Although she's more than 140 miles away, Rachel Alderson's high-risk pregnancy is being managed by Dr. Curtis Lowery, at UAMS.
"This year we'll see over a thousand patients."
It all has to do with A.N.G.E.L.S… the Antenatal and Neonatal Guidelines, Education and Learning System. Through this technology, doctors at UAMS, who specialize in high-risk pregnancies can consult with patients, in this case... more than 2 hours away, in Texarkana.
"The gas... it saves the travel, and I can stay here and be able to come to my regular hospital where I'll be delivering at and talk to someone out of town, " Rachel says.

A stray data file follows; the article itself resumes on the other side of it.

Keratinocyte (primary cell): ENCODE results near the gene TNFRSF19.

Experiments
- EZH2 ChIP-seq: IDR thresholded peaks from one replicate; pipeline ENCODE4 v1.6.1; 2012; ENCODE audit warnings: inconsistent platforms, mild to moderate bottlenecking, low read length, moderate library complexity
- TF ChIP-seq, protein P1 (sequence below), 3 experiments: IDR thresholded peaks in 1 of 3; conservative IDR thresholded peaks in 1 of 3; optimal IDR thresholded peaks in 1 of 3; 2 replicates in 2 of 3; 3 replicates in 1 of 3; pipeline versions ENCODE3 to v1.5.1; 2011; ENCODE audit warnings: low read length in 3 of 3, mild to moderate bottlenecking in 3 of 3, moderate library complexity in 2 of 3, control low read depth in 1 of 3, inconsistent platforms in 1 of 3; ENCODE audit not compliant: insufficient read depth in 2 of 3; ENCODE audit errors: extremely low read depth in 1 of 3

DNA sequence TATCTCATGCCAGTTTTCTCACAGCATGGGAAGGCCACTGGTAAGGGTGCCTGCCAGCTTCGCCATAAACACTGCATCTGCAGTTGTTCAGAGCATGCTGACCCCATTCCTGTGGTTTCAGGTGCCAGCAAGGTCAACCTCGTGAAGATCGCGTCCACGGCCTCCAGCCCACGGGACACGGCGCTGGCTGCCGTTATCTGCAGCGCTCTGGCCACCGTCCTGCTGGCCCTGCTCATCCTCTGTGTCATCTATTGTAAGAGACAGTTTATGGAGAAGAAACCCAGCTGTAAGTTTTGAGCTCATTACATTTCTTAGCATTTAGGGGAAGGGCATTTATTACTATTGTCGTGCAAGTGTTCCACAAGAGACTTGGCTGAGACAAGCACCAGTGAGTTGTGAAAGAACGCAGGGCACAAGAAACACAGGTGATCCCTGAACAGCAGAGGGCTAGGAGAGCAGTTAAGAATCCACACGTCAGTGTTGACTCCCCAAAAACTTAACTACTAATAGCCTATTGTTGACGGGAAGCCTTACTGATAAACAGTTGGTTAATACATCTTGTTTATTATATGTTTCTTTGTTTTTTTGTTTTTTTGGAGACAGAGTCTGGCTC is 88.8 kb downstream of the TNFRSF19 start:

"Although this is technology, it's not about technology, it's about personal relationships."
In Rachel's case, her unborn baby girl, is a couple of weeks behind, in terms of growth. While a nurse in Texarkana performs the ultrasound, Dr. Lowery can see and hear everything going on... And so can Rachel. Dr. Lowery also says, though a little anxious at first, about seeing a doctor so far away, most patients quickly warm up to the idea.
"And almost all the patients that participate in this are comfortable and they're happy they didn't have to travel long distances."
Most of the moms-to-be, will be able to deliver their babies at their hometown hospital. Right now, there are 19 satellite clinics all over the state.
A.N.G.E.L.S. Telemedicine Sites:
You can call (866) 273-3835 or (501) 526-7425 for more information.